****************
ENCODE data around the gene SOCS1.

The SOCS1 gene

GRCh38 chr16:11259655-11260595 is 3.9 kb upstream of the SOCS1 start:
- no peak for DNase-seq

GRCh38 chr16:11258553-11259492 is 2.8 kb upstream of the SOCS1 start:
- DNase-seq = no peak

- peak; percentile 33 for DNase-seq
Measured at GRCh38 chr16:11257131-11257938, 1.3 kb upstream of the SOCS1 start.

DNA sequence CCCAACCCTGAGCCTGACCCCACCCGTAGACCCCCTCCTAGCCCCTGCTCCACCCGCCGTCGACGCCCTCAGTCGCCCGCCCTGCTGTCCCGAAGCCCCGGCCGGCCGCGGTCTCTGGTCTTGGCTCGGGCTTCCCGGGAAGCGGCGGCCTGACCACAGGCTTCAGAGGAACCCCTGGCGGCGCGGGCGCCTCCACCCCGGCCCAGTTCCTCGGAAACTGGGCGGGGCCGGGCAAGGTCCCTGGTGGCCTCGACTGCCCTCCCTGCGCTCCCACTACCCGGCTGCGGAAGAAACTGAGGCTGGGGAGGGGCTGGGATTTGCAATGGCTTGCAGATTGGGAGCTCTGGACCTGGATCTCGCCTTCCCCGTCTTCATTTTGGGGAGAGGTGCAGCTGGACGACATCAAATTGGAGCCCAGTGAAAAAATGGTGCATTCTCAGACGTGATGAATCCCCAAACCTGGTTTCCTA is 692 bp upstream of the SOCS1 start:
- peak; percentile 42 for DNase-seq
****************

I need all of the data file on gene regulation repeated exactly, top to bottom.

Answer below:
ENCODE data around the gene SOCS1.

The SOCS1 gene

GRCh38 chr16:11259655-11260595 is 3.9 kb upstream of the SOCS1 start:
- no peak for DNase-seq

GRCh38 chr16:11258553-11259492 is 2.8 kb upstream of the SOCS1 start:
- DNase-seq = no peak

- peak; percentile 33 for DNase-seq
Measured at GRCh38 chr16:11257131-11257938, 1.3 kb upstream of the SOCS1 start.

DNA sequence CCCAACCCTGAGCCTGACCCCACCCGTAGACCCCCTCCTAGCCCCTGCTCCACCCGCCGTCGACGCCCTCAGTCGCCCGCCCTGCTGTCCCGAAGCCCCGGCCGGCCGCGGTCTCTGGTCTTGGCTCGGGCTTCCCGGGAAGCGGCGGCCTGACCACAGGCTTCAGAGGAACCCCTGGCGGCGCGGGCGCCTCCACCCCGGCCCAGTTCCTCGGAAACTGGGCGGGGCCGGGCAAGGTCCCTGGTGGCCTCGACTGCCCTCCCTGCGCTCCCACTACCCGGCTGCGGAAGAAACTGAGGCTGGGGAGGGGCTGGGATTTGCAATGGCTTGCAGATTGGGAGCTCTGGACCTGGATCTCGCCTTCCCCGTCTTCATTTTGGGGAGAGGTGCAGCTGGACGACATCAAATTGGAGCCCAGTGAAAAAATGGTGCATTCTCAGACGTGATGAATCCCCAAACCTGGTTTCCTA is 692 bp upstream of the SOCS1 start:
- peak; percentile 42 for DNase-seq